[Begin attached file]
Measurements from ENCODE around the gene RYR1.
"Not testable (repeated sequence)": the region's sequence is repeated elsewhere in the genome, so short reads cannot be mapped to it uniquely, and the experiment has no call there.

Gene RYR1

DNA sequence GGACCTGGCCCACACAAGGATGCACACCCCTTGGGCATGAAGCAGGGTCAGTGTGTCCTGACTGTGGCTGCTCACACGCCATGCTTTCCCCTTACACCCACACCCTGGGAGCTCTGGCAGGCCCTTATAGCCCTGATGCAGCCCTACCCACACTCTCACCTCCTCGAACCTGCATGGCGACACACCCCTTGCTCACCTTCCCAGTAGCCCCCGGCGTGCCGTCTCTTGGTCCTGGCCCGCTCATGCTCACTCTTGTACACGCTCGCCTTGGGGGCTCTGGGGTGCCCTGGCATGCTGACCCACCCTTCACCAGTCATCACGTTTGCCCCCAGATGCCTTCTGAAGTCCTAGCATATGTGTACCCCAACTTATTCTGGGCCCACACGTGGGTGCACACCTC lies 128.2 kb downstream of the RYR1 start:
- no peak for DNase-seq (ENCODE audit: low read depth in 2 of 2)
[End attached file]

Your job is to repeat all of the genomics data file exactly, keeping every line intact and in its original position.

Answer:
Measurements from ENCODE around the gene RYR1.
"Not testable (repeated sequence)": the region's sequence is repeated elsewhere in the genome, so short reads cannot be mapped to it uniquely, and the experiment has no call there.

Gene RYR1

DNA sequence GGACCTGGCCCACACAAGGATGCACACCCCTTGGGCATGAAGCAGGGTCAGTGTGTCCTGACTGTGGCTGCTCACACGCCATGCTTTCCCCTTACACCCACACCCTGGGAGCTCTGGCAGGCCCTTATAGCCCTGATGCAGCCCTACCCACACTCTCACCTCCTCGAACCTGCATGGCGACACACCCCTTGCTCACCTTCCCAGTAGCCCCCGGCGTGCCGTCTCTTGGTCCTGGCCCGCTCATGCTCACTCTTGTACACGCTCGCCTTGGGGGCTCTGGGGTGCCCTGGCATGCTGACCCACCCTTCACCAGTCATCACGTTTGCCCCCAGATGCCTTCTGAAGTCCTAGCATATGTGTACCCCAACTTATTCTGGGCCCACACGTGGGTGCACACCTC lies 128.2 kb downstream of the RYR1 start:
- no peak for DNase-seq (ENCODE audit: low read depth in 2 of 2)